Wednesday, 21 December 2016

Capital III, Engels Supplement - Part 10

Shipping, on the scale of the maritime republics, was impossible without sailors who, by definition, had to be wage labourers, though they may also have been paid partly by a profit share. The mines had been converted from guilds into stock companies, that employed wage workers, and merchants had started the “putting-out” system whereby they provided the material to cottage workers, who processed it, and handed back the finished product to the merchant in return for a wage.

The merchants, who became textile producers, had in front of them, the average rate of profit now obtained by merchant capital, as a guide to the kind of average profit they should expect from advancing this capital for production.

“Now, what could induce the merchant to take on the extra business of a contractor? Only one thing: the prospect of greater profit at the same selling price as the others. And he had this prospect. By taking the little master into his service, he broke through the traditional bonds of production within which the producer sold his finished product and nothing else. The merchant capitalist bought the labour-power, which still owned its production instruments but no longer the raw material. By thus guaranteeing the weaver regular employment, he could depress the weaver's wage to such a degree that a part of the labour-time furnished remained unpaid for. The contractor thus became an appropriator of surplus-value over and above his commercial profit.” (p 904-5)

The weavers usually accepted this changed condition initially only as a consequence of debt, which meant they were unable themselves to buy the required raw materials.

Engels then sets out how, in fact, the additional capital the merchant has to advance as contractor is well worthwhile, and how this process itself undermines the other direct producers. He assumes a merchant with a capital of £30,000. £10,000 is employed in the purchase of goods produced in the domestic market, and £20,000 used in the foreign market. The capital turns over every two years giving an annual turnover of £15,000. If the merchant becomes a contractor, he must now advance additional capital, because he must provide the weaver with material, as well as paying a wage to the weaver.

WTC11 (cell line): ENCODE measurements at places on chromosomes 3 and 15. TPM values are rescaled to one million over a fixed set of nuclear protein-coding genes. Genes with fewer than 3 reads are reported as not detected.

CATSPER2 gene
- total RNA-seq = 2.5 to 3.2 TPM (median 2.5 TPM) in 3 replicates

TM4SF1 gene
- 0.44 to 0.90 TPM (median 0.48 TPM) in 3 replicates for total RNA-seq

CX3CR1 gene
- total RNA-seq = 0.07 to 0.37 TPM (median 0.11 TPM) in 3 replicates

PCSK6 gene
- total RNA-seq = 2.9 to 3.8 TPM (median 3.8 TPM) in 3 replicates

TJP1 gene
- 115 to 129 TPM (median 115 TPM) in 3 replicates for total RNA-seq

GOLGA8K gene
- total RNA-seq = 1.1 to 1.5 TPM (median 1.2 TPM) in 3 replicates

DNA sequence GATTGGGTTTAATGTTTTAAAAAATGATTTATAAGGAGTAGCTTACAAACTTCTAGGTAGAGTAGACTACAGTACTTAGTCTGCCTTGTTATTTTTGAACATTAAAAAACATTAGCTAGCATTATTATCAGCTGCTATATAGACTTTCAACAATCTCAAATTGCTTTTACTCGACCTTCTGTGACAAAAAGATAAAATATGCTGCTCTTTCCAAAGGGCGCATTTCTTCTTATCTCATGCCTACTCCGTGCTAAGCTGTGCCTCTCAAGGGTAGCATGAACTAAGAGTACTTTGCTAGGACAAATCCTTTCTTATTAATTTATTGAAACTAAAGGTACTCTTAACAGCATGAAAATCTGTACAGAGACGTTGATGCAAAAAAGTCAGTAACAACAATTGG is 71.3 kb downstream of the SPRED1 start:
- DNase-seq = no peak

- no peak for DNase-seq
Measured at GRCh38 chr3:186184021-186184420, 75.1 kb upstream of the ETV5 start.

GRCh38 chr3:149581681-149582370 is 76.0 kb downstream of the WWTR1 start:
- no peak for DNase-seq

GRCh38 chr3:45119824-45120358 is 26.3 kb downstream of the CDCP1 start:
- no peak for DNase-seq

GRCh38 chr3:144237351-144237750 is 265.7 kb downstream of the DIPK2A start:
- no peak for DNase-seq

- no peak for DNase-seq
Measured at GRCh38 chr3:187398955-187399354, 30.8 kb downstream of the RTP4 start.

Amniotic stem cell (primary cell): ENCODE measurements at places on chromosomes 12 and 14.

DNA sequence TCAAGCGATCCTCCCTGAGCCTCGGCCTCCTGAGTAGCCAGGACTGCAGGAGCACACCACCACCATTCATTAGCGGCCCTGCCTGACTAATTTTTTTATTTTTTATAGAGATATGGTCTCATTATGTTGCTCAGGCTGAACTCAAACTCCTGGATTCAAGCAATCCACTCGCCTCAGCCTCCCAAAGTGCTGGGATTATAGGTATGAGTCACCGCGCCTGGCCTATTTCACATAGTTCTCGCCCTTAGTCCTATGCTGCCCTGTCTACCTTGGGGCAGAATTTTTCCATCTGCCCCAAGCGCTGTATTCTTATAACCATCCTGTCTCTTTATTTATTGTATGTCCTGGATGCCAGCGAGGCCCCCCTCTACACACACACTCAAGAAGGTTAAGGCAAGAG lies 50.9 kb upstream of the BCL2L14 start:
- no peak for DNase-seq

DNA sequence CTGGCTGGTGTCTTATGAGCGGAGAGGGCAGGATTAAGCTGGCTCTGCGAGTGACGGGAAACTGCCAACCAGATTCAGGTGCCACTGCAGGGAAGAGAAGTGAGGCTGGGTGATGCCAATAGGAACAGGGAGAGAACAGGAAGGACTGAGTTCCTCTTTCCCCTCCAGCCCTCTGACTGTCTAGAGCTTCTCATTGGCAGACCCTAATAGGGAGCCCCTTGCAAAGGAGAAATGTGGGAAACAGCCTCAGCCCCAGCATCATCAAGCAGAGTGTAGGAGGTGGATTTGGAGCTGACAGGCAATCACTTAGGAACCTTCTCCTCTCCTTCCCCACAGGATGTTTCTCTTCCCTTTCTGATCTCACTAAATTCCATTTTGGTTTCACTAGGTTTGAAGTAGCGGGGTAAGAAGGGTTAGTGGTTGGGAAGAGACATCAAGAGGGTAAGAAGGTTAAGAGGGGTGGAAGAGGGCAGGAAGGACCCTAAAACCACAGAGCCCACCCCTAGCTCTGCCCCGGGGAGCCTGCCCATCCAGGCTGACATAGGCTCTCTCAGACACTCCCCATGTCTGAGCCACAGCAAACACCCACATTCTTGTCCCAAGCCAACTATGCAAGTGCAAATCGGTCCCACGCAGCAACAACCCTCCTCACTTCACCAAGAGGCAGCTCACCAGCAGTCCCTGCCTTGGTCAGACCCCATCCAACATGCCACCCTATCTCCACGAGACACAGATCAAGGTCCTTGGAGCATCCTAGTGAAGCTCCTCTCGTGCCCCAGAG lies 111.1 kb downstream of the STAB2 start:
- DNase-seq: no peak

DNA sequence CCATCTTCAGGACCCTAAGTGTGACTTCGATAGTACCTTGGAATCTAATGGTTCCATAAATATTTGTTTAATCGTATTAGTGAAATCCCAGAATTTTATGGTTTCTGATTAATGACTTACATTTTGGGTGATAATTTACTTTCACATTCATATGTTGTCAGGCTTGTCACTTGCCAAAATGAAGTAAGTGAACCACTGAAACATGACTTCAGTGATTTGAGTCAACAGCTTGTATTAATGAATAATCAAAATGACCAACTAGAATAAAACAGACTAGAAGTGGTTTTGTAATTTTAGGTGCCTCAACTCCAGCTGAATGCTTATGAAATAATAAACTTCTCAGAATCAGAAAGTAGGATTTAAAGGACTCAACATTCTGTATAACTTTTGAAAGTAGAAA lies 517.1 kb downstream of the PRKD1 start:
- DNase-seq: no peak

Engels assumes the production period for the quantity of cloth the merchant normally takes to market is two months. That would actually be quite a long time, compared with the actual situation. So, he must advance enough to cover the material he furnishes to the weavers to keep them busy for two months. If his annual turnover is £15,000, that is £2,500 for two months worth of cloth, that he would previously have bought from the weaver. That may have comprised £2,000 for yarn and £500 for the weaver's labour.

Engels' example here is wrong, because he then goes on to say that as a contractor he advances, £2,000 of constant capital, £500 in wages, and makes £125 profit. But, that is not possible, because that would make the value of the cloth £2,625. If previously he bought the cloth for £2,500 from the weaver and sold it in the market at say £2,500 plus 10% = £2,750, he would now have to sell it at £2,625 + 10% = £2,888, which would make him uncompetitive. He must, in fact, be able to buy the weaver's labour-power for less than the £500 of new value the weaver creates.

In other words, he must pay the weaver £400 in wages, and thereby obtain £100 in surplus value. To make £125 in surplus value, as Engels proposes he would have to pay wages of only £375.

On that basis, he would make an additional £750 of profit per year. To achieve this, he had had to advance £2,000 for the purchase of yarn, provided to the weaver, (the wages only being paid on completion of the work), and this additional £750 per year of profit means that this additional capital is recouped in 2.66 years.

But, the merchant can now use some of this additional surplus value to reduce his own selling prices, and thereby undercut the remaining direct producers.

“But in order to accelerate his sales and hence his turnover, thus making the same profit with the same capital in a shorter period of time, and hence a greater profit in the same time, he will donate a small portion of his surplus-value to the buyer — he will sell cheaper than his competitors. These will also gradually be converted into contractors, and then the extra profit for all of them will be reduced to the ordinary profit, or even to a lower profit on the capital that has been increased for all of them. The equality of the profit rate is re-established, although possibly on another level, by a part of the surplus-value made at home being turned over to the foreign buyers.” (p 905-6)

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